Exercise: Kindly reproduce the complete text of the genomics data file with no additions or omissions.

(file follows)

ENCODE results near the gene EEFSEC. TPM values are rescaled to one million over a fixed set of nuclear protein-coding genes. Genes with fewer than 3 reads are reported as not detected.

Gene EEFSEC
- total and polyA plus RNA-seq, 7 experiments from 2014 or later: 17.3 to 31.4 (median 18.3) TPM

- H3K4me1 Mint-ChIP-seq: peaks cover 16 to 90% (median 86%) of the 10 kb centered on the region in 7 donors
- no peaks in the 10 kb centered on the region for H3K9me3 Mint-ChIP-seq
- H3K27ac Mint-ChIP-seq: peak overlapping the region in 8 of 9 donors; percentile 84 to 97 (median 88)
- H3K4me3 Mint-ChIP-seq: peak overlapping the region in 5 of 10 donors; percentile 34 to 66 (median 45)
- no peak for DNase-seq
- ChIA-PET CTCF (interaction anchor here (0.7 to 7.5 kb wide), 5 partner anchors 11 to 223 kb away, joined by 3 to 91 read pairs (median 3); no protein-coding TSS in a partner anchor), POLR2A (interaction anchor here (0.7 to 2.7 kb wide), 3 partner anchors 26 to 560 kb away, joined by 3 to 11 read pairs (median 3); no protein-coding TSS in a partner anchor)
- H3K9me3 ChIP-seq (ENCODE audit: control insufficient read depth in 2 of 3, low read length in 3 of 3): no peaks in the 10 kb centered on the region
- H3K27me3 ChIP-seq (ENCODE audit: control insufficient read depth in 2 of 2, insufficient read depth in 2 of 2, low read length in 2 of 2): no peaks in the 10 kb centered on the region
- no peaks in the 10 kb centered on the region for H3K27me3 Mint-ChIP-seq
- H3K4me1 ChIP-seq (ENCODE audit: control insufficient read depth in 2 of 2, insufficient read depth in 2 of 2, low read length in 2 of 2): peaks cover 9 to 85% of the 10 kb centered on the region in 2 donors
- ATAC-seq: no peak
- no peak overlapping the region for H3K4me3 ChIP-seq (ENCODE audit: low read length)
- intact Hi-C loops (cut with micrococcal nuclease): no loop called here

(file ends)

ENCODE results near the gene EEFSEC. TPM values are rescaled to one million over a fixed set of nuclear protein-coding genes. Genes with fewer than 3 reads are reported as not detected.

Gene EEFSEC
- total and polyA plus RNA-seq, 7 experiments from 2014 or later: 17.3 to 31.4 (median 18.3) TPM

- H3K4me1 Mint-ChIP-seq: peaks cover 16 to 90% (median 86%) of the 10 kb centered on the region in 7 donors
- no peaks in the 10 kb centered on the region for H3K9me3 Mint-ChIP-seq
- H3K27ac Mint-ChIP-seq: peak overlapping the region in 8 of 9 donors; percentile 84 to 97 (median 88)
- H3K4me3 Mint-ChIP-seq: peak overlapping the region in 5 of 10 donors; percentile 34 to 66 (median 45)
- no peak for DNase-seq
- ChIA-PET CTCF (interaction anchor here (0.7 to 7.5 kb wide), 5 partner anchors 11 to 223 kb away, joined by 3 to 91 read pairs (median 3); no protein-coding TSS in a partner anchor), POLR2A (interaction anchor here (0.7 to 2.7 kb wide), 3 partner anchors 26 to 560 kb away, joined by 3 to 11 read pairs (median 3); no protein-coding TSS in a partner anchor)
- H3K9me3 ChIP-seq (ENCODE audit: control insufficient read depth in 2 of 3, low read length in 3 of 3): no peaks in the 10 kb centered on the region
- H3K27me3 ChIP-seq (ENCODE audit: control insufficient read depth in 2 of 2, insufficient read depth in 2 of 2, low read length in 2 of 2): no peaks in the 10 kb centered on the region
- no peaks in the 10 kb centered on the region for H3K27me3 Mint-ChIP-seq
- H3K4me1 ChIP-seq (ENCODE audit: control insufficient read depth in 2 of 2, insufficient read depth in 2 of 2, low read length in 2 of 2): peaks cover 9 to 85% of the 10 kb centered on the region in 2 donors
- ATAC-seq: no peak
- no peak overlapping the region for H3K4me3 ChIP-seq (ENCODE audit: low read length)
- intact Hi-C loops (cut with micrococcal nuclease): no loop called here